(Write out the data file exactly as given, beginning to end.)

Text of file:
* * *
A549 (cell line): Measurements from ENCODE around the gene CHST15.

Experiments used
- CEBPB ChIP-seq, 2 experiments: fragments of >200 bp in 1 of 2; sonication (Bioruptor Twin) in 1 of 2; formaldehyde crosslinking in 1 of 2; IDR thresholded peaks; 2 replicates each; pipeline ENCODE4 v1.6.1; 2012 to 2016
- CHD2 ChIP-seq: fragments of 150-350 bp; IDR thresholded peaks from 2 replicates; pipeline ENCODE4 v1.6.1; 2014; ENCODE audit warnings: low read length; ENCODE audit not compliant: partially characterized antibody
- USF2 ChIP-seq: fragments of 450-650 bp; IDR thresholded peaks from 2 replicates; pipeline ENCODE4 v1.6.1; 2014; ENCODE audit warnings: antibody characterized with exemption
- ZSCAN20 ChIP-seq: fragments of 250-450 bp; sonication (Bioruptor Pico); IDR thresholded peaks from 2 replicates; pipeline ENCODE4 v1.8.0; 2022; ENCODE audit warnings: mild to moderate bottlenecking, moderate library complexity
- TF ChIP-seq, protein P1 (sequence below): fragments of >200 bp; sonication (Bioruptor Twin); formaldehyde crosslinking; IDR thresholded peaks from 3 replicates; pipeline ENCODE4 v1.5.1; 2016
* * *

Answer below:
A549 (cell line): Measurements from ENCODE around the gene CHST15.

Experiments used
- CEBPB ChIP-seq, 2 experiments: fragments of >200 bp in 1 of 2; sonication (Bioruptor Twin) in 1 of 2; formaldehyde crosslinking in 1 of 2; IDR thresholded peaks; 2 replicates each; pipeline ENCODE4 v1.6.1; 2012 to 2016
- CHD2 ChIP-seq: fragments of 150-350 bp; IDR thresholded peaks from 2 replicates; pipeline ENCODE4 v1.6.1; 2014; ENCODE audit warnings: low read length; ENCODE audit not compliant: partially characterized antibody
- USF2 ChIP-seq: fragments of 450-650 bp; IDR thresholded peaks from 2 replicates; pipeline ENCODE4 v1.6.1; 2014; ENCODE audit warnings: antibody characterized with exemption
- ZSCAN20 ChIP-seq: fragments of 250-450 bp; sonication (Bioruptor Pico); IDR thresholded peaks from 2 replicates; pipeline ENCODE4 v1.8.0; 2022; ENCODE audit warnings: mild to moderate bottlenecking, moderate library complexity
- TF ChIP-seq, protein P1 (sequence below): fragments of >200 bp; sonication (Bioruptor Twin); formaldehyde crosslinking; IDR thresholded peaks from 3 replicates; pipeline ENCODE4 v1.5.1; 2016